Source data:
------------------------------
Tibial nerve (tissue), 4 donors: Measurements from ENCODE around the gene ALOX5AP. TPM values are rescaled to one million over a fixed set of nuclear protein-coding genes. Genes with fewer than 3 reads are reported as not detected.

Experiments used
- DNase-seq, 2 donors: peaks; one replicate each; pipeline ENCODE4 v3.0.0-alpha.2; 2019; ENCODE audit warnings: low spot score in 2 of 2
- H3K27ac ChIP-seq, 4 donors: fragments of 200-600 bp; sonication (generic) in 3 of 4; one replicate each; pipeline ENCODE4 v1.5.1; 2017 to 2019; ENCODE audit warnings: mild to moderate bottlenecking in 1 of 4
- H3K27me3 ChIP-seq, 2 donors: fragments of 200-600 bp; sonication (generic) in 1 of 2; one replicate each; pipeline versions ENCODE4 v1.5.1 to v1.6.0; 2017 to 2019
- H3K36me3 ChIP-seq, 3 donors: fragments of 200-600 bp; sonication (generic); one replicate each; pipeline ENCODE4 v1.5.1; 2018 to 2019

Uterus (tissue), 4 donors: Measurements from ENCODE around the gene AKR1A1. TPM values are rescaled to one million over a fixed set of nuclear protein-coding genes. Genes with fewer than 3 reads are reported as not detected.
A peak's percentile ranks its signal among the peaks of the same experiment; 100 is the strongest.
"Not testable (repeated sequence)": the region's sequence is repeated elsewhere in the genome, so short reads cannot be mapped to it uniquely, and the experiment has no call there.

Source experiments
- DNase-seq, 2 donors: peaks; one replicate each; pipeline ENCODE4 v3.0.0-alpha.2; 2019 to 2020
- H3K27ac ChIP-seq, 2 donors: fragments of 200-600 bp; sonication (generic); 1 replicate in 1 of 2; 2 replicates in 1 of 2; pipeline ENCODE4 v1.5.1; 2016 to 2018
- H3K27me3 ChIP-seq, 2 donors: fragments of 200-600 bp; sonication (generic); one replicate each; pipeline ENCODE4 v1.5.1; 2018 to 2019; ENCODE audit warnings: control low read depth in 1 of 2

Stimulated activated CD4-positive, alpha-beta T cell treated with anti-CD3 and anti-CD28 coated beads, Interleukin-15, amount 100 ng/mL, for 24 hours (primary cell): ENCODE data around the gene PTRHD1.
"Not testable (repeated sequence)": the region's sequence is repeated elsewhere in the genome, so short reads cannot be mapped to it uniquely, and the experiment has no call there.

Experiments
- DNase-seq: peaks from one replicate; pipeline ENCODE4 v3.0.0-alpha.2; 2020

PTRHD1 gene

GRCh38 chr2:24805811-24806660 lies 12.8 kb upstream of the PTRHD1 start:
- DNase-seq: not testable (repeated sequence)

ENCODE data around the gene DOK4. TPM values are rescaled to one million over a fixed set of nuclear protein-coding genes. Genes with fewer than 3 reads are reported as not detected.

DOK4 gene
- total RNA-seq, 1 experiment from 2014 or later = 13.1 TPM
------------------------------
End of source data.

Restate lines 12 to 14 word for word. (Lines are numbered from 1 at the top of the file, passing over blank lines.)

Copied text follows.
- H3K27ac ChIP-seq, 2 donors: fragments of 200-600 bp; sonication (generic); 1 replicate in 1 of 2; 2 replicates in 1 of 2; pipeline ENCODE4 v1.5.1; 2016 to 2018
- H3K27me3 ChIP-seq, 2 donors: fragments of 200-600 bp; sonication (generic); one replicate each; pipeline ENCODE4 v1.5.1; 2018 to 2019; ENCODE audit warnings: control low read depth in 1 of 2

Stimulated activated CD4-positive, alpha-beta T cell treated with anti-CD3 and anti-CD28 coated beads, Interleukin-15, amount 100 ng/mL, for 24 hours (primary cell): ENCODE data around the gene PTRHD1.